Another tie to hockey and war is the fact that the OHL most outstanding player (Voted on by OHL media members, including myself) every season is recognized with the Red Tilson Trophy. Won this past season by Maple Leafs prospect and OHL scoring champion Connor Brown of the Erie Otters, this trophy was named for Red Tilson, who was a member of the Oshawa Generals and killed in 1945 during the Second World War. Tilson would have become a NHL star as he led the OHL in scoring with Oshawa in 1942-43 with 57 points before his club lost to Winnipeg in the Memorial Cup final.
 

 
From www.oshawagenerals.com
Following that season, Tilson, with what looked like a long promising career in hockey ahead of him, enlisted in the Canadian Armed Forces. In October 1944, Tilson was killed in action in Holland. The Generals have won four Memorial Cups and have produced hundreds of players who have gone on to careers in pro hockey, many of them in the Hockey Hall of Fame. But, the honour of the first banner going up in the new arena was reserved for Tilson, with his number 9 being raised to the roof before the November 12th, 2006 game.
A very special ceremony was held before the game to honour all of Canada’s veterans on the day after Remembrance Day, with Tilson’s banner being raised at its conclusion.

Highway Of Heroes
By the way, The Trews (Highway Of Heroes – song) will be part of the Memorial Cup as well, performing (today) on Friday, May 16 during the first game of the 4-team tournament – London versus Val D'Or - and post-game outside in the beer garden.
I'm not penning this to promote the best junior hockey teams in the CHL as they vie for the CHL title for 2014, but rather my genuine thoughts on service to our country. Both my parents were born in Europe and immigrated to our wonderful country after the Second World War.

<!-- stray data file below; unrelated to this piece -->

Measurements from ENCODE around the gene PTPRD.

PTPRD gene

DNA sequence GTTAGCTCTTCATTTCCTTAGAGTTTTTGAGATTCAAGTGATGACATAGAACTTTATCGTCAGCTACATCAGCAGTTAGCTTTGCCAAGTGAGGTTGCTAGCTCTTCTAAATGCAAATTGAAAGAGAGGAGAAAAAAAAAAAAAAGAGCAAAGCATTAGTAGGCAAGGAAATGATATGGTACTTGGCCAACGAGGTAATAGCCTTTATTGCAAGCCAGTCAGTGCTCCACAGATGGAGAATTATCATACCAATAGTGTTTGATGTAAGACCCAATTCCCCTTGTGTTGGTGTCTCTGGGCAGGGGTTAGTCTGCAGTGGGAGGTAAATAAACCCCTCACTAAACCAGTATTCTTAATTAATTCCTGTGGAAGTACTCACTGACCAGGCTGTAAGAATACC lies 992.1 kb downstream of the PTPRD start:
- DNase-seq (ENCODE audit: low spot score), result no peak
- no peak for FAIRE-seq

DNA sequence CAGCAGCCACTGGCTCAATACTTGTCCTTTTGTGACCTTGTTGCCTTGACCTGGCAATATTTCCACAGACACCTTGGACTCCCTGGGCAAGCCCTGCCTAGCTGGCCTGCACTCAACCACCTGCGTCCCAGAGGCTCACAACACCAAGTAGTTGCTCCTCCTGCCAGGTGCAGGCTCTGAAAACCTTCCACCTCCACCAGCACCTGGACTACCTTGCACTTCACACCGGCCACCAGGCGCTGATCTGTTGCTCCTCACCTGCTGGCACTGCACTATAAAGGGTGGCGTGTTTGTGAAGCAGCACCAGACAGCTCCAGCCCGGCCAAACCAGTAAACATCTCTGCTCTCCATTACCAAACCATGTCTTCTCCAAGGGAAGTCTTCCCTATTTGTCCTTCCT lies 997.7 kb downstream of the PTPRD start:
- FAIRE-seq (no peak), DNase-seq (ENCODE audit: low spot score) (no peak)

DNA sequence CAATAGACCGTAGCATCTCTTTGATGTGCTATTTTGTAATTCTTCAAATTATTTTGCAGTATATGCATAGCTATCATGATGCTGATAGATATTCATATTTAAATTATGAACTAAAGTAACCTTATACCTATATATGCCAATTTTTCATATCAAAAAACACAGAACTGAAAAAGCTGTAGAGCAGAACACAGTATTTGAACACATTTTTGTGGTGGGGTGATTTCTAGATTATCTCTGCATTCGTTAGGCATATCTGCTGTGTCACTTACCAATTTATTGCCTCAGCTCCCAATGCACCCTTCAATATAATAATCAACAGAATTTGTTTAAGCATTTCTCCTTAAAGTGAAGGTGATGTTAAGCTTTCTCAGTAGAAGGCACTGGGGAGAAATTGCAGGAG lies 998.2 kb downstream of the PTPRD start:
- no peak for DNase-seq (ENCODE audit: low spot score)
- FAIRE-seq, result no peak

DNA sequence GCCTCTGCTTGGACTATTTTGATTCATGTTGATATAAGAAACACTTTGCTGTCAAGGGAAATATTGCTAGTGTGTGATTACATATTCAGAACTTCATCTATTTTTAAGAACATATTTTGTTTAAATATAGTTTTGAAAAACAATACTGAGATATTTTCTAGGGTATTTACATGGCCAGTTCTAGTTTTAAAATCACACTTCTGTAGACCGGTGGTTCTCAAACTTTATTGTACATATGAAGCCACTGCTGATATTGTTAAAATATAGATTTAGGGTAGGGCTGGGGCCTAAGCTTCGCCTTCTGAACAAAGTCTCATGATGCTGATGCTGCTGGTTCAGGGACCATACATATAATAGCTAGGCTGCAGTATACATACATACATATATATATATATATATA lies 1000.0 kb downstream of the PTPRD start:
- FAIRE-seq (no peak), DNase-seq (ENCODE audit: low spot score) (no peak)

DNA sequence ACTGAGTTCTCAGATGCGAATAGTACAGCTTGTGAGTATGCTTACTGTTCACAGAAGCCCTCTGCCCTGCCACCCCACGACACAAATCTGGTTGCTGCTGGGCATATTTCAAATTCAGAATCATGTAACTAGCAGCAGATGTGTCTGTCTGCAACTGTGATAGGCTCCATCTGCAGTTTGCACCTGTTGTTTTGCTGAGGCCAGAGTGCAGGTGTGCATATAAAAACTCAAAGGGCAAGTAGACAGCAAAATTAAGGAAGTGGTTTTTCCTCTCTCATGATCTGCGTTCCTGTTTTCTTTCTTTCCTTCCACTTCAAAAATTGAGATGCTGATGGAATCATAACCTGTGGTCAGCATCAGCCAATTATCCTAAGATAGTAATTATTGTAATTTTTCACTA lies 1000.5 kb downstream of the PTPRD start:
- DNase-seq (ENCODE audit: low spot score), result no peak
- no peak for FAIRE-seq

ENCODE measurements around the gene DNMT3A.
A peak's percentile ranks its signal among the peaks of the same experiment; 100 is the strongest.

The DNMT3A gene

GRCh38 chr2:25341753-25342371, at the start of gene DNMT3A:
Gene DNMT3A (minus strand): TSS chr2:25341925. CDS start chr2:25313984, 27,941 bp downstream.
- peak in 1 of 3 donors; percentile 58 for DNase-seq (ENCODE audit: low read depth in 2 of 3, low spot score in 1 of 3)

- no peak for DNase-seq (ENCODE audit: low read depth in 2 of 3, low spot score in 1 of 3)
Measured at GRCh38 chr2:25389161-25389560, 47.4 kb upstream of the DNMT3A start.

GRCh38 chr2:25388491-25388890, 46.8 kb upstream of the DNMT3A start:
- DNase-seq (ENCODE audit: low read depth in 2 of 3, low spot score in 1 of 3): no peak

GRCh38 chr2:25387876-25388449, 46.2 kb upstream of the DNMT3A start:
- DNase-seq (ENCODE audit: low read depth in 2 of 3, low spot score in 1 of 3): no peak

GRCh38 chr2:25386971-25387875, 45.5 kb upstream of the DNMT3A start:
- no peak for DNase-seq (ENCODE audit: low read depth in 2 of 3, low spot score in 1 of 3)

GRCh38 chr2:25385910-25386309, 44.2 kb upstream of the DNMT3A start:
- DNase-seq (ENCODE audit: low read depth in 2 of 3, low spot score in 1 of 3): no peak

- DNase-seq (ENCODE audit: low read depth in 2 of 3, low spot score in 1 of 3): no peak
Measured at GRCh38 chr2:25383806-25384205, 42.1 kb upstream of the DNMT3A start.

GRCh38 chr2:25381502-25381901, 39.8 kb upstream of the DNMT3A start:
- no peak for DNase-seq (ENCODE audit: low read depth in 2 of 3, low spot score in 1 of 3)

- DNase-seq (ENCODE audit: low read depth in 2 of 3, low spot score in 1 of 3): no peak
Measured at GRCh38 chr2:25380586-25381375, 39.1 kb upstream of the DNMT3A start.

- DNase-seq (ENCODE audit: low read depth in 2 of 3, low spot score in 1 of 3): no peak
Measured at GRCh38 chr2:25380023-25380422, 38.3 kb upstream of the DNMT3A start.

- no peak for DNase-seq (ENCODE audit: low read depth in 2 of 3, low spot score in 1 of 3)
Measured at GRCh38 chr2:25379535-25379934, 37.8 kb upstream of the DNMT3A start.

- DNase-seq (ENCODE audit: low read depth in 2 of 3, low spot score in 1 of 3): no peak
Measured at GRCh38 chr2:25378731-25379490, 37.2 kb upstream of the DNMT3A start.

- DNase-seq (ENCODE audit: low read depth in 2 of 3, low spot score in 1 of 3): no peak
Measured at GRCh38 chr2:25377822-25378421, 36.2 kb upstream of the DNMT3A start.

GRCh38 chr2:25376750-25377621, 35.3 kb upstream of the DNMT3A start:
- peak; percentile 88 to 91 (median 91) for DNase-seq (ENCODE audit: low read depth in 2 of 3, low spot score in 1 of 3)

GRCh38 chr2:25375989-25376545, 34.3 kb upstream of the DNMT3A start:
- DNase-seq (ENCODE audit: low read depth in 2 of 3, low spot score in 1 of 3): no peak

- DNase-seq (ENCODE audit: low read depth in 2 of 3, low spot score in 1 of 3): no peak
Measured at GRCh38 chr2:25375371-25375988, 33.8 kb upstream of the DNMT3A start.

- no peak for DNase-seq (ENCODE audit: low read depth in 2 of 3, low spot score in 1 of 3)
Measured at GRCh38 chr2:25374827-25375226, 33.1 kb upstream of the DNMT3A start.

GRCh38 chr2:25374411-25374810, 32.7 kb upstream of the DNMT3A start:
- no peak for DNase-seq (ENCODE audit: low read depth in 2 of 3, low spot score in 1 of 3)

As for the clubs competing, I'm looking forward to Anthony Mantha of Val D'Or as he has 81 goals in 81 games, including the playoffs. Mantha is also a first-round pick of the Red Wings, and maybe most importantly led Canada in scoring at the world juniors with five goals and six assists.
The Guelph Storm is a terrific hockey club and deserve to be OHL champions (52-12-2-2) as they led the regular season and were 16-4 in their playoff run. The Storm include several high-end players such as Scott Kosmachuk, Matt Finn (Leafs prospect could be in NHL next year), Robby Fabbri (Should be a top 10 pick in this year's draft), Jason Dicksinson, Brock McGinn, Zack Mitchell, and were sparked by trade-deadline addition Kerby Rychel who seemed to scorer every time Guelph needed a clutch goal.
Edmonton Oil Kings might be the team to beat with Curtis Lazar (Super prospect of Ottawa Senators), Henrik Samuelsson, Brett Pollock, and Griffin Reinhart (Islanders 4th overall pick). Lazar and Reinhart were also Team Canada competitors at the world juniors.
 
 
MORE INFO & LINKS:

Wikipedia: Highway 401
 On August 24, 2007, the portion of the highway between Glen Miller Road in Trenton and the DonValley Parkway Highway 404 Junction in Toronto was designated the Highway of Heroes, as the road is travelled by funeral convoys for fallen CanadianForces personnel from CFBTrenton to the coroner's office in Toronto